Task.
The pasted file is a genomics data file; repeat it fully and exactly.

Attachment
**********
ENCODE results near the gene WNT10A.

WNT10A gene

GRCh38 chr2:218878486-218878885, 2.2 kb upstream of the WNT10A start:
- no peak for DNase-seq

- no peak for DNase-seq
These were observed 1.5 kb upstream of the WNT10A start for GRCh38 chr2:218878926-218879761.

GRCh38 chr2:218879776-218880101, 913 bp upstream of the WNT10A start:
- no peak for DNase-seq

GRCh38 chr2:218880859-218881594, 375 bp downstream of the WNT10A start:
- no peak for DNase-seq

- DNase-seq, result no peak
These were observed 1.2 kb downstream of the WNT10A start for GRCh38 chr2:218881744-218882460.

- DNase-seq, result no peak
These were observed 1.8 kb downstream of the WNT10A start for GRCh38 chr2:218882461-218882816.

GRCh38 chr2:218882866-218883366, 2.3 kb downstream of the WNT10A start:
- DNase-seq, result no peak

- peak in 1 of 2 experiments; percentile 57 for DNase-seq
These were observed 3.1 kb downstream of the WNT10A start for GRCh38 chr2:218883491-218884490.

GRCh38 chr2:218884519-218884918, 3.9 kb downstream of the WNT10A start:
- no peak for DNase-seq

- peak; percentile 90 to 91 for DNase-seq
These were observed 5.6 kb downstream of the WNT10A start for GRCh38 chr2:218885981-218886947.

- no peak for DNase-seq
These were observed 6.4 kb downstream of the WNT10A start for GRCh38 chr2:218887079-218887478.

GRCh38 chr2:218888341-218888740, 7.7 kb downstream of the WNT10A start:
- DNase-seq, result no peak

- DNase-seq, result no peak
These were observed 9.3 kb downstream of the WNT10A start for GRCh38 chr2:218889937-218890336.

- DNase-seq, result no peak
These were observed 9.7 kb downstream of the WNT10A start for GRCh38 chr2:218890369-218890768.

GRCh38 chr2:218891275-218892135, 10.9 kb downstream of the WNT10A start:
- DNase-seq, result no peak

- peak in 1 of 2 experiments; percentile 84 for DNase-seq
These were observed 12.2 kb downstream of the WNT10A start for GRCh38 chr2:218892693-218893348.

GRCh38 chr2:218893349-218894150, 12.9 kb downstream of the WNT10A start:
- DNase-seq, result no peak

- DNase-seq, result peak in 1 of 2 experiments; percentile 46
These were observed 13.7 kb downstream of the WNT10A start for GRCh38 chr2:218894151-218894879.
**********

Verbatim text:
ENCODE results near the gene WNT10A.

WNT10A gene

GRCh38 chr2:218878486-218878885, 2.2 kb upstream of the WNT10A start:
- no peak for DNase-seq

- no peak for DNase-seq
These were observed 1.5 kb upstream of the WNT10A start for GRCh38 chr2:218878926-218879761.

GRCh38 chr2:218879776-218880101, 913 bp upstream of the WNT10A start:
- no peak for DNase-seq

GRCh38 chr2:218880859-218881594, 375 bp downstream of the WNT10A start:
- no peak for DNase-seq

- DNase-seq, result no peak
These were observed 1.2 kb downstream of the WNT10A start for GRCh38 chr2:218881744-218882460.

- DNase-seq, result no peak
These were observed 1.8 kb downstream of the WNT10A start for GRCh38 chr2:218882461-218882816.

GRCh38 chr2:218882866-218883366, 2.3 kb downstream of the WNT10A start:
- DNase-seq, result no peak

- peak in 1 of 2 experiments; percentile 57 for DNase-seq
These were observed 3.1 kb downstream of the WNT10A start for GRCh38 chr2:218883491-218884490.

GRCh38 chr2:218884519-218884918, 3.9 kb downstream of the WNT10A start:
- no peak for DNase-seq

- peak; percentile 90 to 91 for DNase-seq
These were observed 5.6 kb downstream of the WNT10A start for GRCh38 chr2:218885981-218886947.

- no peak for DNase-seq
These were observed 6.4 kb downstream of the WNT10A start for GRCh38 chr2:218887079-218887478.

GRCh38 chr2:218888341-218888740, 7.7 kb downstream of the WNT10A start:
- DNase-seq, result no peak

- DNase-seq, result no peak
These were observed 9.3 kb downstream of the WNT10A start for GRCh38 chr2:218889937-218890336.

- DNase-seq, result no peak
These were observed 9.7 kb downstream of the WNT10A start for GRCh38 chr2:218890369-218890768.

GRCh38 chr2:218891275-218892135, 10.9 kb downstream of the WNT10A start:
- DNase-seq, result no peak

- peak in 1 of 2 experiments; percentile 84 for DNase-seq
These were observed 12.2 kb downstream of the WNT10A start for GRCh38 chr2:218892693-218893348.

GRCh38 chr2:218893349-218894150, 12.9 kb downstream of the WNT10A start:
- DNase-seq, result no peak

- DNase-seq, result peak in 1 of 2 experiments; percentile 46
These were observed 13.7 kb downstream of the WNT10A start for GRCh38 chr2:218894151-218894879.